3.25 - Math 334 Lecture #11 3.2: Linear Second Order ODEs,...

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Math 334 Lecture #11 § 3.2: Linear Second Order ODE’s, Part II Examples. (a) Recall that the functions y 1 = e - t and y 2 = e - 3 t for t R are solutions of y 00 + 4 y 0 + 3 y = 0. The Wronskian of these two solutions is W ( y 1 , y 2 )( t ) = ± ± ± ± e - t e - 3 t - e - t - 3 e - 3 t ± ± ± ± = - 3 e - 4 t + e - 4 t = - 2 e - 4 t 6 = 0 , so that y = c 1 e - t + c 2 e - 3 t is the general solution. (b) The function y 1 = x , y 2 = xe x are solutions of x 2 y 00 - x ( x + 2) y 0 + ( x + 2) y = 0 on the open interval x > 0, for which W ( y 1 , y 2 )( x ) = ± ± ± ± x xe x 1 e x + xe x ± ± ± ± = xe x + x 2 e x - xe x = x 2 e x 6 = 0 for x > 0 , so that y = c 1 x + c 2 xe x is the general solution. (c) The functions y 1 ( t ) = e 3 t and y 2 ( t ) = e 3( t - 2) are solutions of y 00 - 6 y 0 + 9 y = 0. Their Wronskian is W ( y 1 , y 2 )( t ) = ± ± ± ± e 3 t e 3( t - 2) 3 e 3 t 3 e 3( t - 2) ± ± ± ± = 3 e 6 t - 6 - 3 e 6 t - 6 = 0 for all t I. So y 1 and y 2 do not form a fundamental set of solutions. Could it be that the Wronskian of two solutions of a second order linear homogeneous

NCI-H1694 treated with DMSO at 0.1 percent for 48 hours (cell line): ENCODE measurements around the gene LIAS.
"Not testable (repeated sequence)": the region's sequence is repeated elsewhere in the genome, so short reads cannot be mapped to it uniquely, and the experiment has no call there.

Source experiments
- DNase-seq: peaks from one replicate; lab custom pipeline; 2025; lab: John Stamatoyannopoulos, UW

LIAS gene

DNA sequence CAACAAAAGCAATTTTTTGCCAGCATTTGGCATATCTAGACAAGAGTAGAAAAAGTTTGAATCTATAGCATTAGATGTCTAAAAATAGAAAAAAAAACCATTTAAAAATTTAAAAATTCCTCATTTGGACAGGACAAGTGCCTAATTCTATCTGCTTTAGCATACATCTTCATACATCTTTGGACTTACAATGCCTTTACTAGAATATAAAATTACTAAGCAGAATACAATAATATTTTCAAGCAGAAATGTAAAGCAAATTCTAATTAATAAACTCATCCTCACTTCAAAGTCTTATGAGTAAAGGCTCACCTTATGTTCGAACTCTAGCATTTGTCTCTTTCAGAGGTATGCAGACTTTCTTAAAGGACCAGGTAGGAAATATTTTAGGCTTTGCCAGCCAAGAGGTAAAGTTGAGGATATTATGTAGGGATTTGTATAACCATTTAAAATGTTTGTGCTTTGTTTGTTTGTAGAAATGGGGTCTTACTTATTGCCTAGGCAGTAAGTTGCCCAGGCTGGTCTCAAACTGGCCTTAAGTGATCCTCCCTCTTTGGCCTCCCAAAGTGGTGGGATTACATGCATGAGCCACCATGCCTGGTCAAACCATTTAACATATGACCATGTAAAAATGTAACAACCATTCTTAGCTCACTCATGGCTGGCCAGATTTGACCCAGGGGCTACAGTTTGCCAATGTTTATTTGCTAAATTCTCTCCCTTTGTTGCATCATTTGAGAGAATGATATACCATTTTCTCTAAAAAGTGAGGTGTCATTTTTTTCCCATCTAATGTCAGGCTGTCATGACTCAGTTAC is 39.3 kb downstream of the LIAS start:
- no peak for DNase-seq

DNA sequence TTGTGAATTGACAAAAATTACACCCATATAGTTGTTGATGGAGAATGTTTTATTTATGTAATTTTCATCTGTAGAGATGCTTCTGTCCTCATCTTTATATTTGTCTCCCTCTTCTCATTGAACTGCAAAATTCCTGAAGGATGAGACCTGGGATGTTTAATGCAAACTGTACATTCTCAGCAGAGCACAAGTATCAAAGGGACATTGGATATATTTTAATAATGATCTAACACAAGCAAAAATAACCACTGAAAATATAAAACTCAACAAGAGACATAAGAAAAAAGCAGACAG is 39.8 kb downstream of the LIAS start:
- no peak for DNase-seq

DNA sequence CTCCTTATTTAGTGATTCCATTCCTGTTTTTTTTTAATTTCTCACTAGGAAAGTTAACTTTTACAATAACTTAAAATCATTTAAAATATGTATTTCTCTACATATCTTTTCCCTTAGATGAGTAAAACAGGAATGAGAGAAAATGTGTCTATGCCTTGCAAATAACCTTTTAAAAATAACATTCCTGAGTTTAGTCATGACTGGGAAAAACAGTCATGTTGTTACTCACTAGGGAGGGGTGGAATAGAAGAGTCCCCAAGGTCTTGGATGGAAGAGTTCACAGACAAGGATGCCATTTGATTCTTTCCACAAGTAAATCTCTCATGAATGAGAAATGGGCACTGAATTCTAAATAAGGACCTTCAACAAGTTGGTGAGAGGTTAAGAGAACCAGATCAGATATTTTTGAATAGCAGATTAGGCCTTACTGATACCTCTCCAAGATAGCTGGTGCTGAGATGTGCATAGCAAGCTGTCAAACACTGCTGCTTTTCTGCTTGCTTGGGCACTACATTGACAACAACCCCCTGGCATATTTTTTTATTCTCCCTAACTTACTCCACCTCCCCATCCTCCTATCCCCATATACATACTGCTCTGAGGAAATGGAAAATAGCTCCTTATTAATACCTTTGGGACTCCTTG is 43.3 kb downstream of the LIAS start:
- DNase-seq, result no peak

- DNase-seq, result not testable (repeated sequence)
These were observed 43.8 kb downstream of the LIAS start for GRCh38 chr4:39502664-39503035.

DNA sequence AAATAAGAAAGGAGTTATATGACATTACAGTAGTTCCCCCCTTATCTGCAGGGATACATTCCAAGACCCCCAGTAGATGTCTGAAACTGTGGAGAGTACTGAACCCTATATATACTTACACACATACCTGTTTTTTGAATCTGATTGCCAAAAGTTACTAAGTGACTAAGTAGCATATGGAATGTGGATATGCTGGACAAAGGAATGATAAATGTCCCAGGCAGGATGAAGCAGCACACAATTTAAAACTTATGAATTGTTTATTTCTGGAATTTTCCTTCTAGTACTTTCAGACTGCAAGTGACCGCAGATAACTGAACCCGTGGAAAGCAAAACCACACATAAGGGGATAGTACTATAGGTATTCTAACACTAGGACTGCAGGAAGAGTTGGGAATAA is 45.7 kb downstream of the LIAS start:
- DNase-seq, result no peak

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3.25 - Math 334 Lecture #11 3.2: Linear Second Order ODEs,...

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